I’m a hiker at heart, and no matter where I am in the world, the woods feel like home.  These two facts fueled my uncertainty and apprehension of sections 1 and 2, because I knew many of the miles would entail road walking.  The idea of my feet pounding pavement under a heavy pack, as I traversed county roads with “troublesome dogs” and state highways full of log trucks, was anything but appealing.  However, the goal is to take the good with the bad (as is often true in backpacking) so my decision to hike the Pinhoti northbound (NOBO) was, in big part, so I could knock out the bulk of the road walk early in this adventure.  While I am grateful to have the road walking under my trail-runners (lighter than boots), I was also pleasantly surprised by the experience.

Day one came with a late morning start, and some mingling on the trail with other hikers.  The terrain was challenging, with beautiful vistas and easy to follow trail.  My first section of road walk was mentally uncomfortable due to the common sights of Confederate flags and “keep out” signs, but the landscape and actual road were quite enjoyable.  I also had beautiful weather and a very comfortable new pack.  I was grateful to re-enter the woods, and planned to camp around mile 12.  An early dinner, clear flowing streams, and the life of the forest filled me with a second wind.  I hiked on by moonlight about 3 miles past my intended camp, then slept under the stars without setting up my tent.

Rain drops softly woke me before dawn, but the light rain quickly dissolved and I was left refreshed with an early start to my day.  I felt wonderful and completely at peace.  I trekked the last three miles of woods before beginning my 11.5 mile road walk to complete the first two sections of the Pinhoti.  Past barking dogs and highway traffic, through neighborhoods and rain, I put one foot in front of the other, and with newfound joy from outpacing my own goals I completed sections 1 and 2 a full day ahead of schedule.  More importantly, I debunked my own preconceived notions that I wouldn’t enjoy the experience, and I found a new confidence that only comes from stepping outside of one’s comfort zone.  

What to know?

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Wilderness Skills Build Confidence and Can Save Your Life

What are wilderness skills, and why do they matter?

Wilderness skills is a vague term that encompasses a wide range of skill sets.  Generally, I like to think of wilderness skills as a hybrid between bushcraft and modern outdoor recreation skills.  Many outdoor recreationist rely heavily on modern tools such as tents, lighters, starter fuels, water filters, and GPS units.  While appropriate gear is important and highly useful, it isn’t always available and it’s subject to damage and malfunction.  This is why I see the knowledge and understanding of wilderness skills, such as: starting and sustaining a fire, building primitive and improved shelters, collecting and purifying water, and knowing how to navigate as essential skills for all outdoor enthusiasts.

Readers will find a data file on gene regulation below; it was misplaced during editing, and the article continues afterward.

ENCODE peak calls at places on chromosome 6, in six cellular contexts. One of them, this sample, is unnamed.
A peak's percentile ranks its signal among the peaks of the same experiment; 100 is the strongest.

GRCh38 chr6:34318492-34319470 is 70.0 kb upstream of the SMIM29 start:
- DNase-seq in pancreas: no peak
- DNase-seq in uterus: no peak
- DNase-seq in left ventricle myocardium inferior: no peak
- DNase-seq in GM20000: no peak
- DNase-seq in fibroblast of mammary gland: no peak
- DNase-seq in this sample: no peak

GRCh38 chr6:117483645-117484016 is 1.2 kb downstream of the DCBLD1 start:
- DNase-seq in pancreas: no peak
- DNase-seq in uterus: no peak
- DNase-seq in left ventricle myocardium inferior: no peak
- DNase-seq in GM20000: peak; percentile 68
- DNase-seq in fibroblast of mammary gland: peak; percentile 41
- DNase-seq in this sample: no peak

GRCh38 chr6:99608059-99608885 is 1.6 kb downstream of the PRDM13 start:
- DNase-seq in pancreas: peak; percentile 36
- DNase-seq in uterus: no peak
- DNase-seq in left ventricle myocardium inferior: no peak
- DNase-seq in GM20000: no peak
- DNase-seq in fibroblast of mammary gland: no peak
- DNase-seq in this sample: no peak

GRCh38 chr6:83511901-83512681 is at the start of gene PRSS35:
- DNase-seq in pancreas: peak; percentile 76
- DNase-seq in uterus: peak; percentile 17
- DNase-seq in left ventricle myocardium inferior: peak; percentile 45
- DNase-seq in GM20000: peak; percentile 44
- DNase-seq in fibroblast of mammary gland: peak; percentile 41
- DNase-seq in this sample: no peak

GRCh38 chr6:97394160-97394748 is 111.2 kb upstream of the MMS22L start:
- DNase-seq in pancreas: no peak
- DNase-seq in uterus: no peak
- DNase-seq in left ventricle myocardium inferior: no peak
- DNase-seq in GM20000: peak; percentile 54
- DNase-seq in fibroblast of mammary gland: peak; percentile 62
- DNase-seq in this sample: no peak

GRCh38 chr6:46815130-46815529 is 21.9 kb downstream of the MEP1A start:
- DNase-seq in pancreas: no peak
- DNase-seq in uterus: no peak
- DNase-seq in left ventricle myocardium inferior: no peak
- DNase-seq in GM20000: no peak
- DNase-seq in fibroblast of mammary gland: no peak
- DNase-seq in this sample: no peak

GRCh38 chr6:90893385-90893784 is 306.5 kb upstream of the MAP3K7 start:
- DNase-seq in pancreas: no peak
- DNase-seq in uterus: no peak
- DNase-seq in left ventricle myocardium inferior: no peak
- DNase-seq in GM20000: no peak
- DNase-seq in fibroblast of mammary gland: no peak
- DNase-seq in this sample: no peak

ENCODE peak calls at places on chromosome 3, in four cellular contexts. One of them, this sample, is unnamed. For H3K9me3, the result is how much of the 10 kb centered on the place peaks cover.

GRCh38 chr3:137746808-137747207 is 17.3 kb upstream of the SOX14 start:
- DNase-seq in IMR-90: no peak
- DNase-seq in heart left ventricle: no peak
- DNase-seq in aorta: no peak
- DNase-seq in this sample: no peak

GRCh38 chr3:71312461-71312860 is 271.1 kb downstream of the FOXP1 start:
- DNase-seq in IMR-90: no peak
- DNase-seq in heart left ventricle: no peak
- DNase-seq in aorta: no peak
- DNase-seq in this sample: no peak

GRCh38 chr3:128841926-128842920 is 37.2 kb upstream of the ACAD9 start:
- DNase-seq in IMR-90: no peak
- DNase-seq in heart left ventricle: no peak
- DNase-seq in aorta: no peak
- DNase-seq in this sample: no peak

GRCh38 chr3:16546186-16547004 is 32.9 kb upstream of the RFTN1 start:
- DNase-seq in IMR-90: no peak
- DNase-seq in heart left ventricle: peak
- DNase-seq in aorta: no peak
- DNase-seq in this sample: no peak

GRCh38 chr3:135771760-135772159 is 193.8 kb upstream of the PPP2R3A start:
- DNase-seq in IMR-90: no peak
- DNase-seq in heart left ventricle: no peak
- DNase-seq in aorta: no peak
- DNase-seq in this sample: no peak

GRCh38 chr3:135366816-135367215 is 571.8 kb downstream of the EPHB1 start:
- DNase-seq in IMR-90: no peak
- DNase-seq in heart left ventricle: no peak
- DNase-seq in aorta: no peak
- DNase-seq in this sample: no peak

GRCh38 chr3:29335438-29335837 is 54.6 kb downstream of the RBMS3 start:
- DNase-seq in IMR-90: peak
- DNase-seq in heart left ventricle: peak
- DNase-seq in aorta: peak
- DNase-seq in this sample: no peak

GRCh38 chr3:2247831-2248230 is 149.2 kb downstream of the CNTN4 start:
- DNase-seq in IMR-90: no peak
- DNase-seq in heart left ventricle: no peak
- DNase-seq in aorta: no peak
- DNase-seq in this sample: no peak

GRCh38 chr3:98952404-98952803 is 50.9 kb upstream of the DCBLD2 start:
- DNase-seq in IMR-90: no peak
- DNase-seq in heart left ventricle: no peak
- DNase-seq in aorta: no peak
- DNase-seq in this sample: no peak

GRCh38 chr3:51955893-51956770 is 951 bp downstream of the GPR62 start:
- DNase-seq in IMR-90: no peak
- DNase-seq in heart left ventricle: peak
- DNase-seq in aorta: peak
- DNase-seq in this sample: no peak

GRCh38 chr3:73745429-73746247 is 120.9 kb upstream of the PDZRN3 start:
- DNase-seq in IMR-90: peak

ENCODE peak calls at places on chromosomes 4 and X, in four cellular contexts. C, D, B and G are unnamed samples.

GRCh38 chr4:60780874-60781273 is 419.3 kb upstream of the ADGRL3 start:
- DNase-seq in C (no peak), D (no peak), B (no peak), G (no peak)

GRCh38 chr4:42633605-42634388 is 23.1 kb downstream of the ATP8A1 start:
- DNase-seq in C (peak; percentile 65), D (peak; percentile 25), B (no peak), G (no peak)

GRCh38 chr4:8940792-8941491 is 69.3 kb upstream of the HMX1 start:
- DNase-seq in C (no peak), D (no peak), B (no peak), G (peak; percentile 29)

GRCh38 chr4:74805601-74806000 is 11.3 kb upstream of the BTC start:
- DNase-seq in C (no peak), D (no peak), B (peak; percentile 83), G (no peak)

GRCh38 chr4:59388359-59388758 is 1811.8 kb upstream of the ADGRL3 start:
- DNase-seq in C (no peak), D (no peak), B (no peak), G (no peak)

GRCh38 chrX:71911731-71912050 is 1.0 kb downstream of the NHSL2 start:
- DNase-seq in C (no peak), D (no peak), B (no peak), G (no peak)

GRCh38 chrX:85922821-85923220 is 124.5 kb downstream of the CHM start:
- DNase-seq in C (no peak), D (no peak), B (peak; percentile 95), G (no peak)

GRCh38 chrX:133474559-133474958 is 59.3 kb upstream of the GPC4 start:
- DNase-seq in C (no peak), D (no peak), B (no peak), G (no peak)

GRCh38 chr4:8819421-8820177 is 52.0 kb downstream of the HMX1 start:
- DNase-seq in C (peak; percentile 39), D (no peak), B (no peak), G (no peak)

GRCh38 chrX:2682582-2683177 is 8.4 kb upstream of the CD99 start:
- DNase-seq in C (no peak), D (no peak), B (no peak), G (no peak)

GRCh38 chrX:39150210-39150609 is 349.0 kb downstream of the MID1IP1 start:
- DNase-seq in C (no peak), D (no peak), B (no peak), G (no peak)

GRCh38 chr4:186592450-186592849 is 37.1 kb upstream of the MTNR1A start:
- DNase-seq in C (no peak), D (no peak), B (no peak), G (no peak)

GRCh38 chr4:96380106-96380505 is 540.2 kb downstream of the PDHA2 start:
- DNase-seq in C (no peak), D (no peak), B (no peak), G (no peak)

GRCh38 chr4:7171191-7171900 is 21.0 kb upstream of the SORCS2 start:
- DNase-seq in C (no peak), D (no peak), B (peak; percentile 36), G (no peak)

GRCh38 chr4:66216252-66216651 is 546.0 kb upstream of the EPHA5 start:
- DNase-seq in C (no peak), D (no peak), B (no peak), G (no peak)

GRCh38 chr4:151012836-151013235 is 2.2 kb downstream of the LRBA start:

Apart from the safety reasons, having the knowledge of these skills builds confidence which fosters greater enjoyment of outdoor activities.

My experience with wilderness skills

I have been hiking, canoeing, camping, and generally exploring outdoors since childhood.  My family was passionate about spending time outdoors, and I was active in Girl Scouts through high school.  I was very fortunate to be introduced to the outdoors at a young age, and I’m passing that same experience along to my daughter.  Growing up in nature means I always felt comfortable outdoors, and I’ve naturally acquired many outdoors skills through experience and minor mishaps.  Beyond that I earned BS and MS degrees in forestry that provided me an extensive knowledge of plants and ecology, and I’ve worked alongside a survival expert learning from him and teaching others as his assistant.

I’ve carried this initial knowledge base with me and built upon my skills through research, training, and practice. In 2019, I became a certified Wilderness First Responder, which includes both medical and survival skills training for remote wilderness settings.  I now enjoy teaching others basic wilderness skills, which provide them empowering experiences outdoors, and offer them the confidence they need to explore independently or with their families.  

How can you learn these skills?

Practice, practice, practice.  Ultimately, practice and hands-on experience are the best way to learn any new skill.  It helps to have someone guide you initially, by showing you examples and explaining important survival concepts.  Even in a training situation, learning through experience and failure are the most effective methods for building a lasting skill set.  

Over the coming months Butterfly Outdoors will be offering wilderness skills training, instructional videos, and tips for safely exploring outdoors.  We also provide private training and workshops to groups and individuals.

Please connect with us to learn how we can help you learn the skills you need to safely enjoy the outdoors.